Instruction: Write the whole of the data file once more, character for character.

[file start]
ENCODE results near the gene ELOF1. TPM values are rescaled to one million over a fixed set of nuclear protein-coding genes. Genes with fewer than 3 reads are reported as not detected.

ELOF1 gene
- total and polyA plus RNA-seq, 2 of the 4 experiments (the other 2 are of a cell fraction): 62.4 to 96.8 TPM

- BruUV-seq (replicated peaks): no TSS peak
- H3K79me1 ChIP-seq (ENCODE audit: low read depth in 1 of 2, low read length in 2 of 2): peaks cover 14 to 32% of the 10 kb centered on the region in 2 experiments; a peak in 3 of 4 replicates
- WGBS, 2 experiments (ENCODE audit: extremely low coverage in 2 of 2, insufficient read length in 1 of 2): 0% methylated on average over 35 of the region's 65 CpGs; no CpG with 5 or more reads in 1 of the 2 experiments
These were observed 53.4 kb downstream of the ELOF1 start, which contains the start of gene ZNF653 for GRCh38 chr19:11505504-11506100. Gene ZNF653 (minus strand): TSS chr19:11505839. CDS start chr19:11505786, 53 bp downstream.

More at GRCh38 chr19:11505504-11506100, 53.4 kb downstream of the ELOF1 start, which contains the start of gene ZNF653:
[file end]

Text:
ENCODE results near the gene ELOF1. TPM values are rescaled to one million over a fixed set of nuclear protein-coding genes. Genes with fewer than 3 reads are reported as not detected.

ELOF1 gene
- total and polyA plus RNA-seq, 2 of the 4 experiments (the other 2 are of a cell fraction): 62.4 to 96.8 TPM

- BruUV-seq (replicated peaks): no TSS peak
- H3K79me1 ChIP-seq (ENCODE audit: low read depth in 1 of 2, low read length in 2 of 2): peaks cover 14 to 32% of the 10 kb centered on the region in 2 experiments; a peak in 3 of 4 replicates
- WGBS, 2 experiments (ENCODE audit: extremely low coverage in 2 of 2, insufficient read length in 1 of 2): 0% methylated on average over 35 of the region's 65 CpGs; no CpG with 5 or more reads in 1 of the 2 experiments
These were observed 53.4 kb downstream of the ELOF1 start, which contains the start of gene ZNF653 for GRCh38 chr19:11505504-11506100. Gene ZNF653 (minus strand): TSS chr19:11505839. CDS start chr19:11505786, 53 bp downstream.

More at GRCh38 chr19:11505504-11506100, 53.4 kb downstream of the ELOF1 start, which contains the start of gene ZNF653: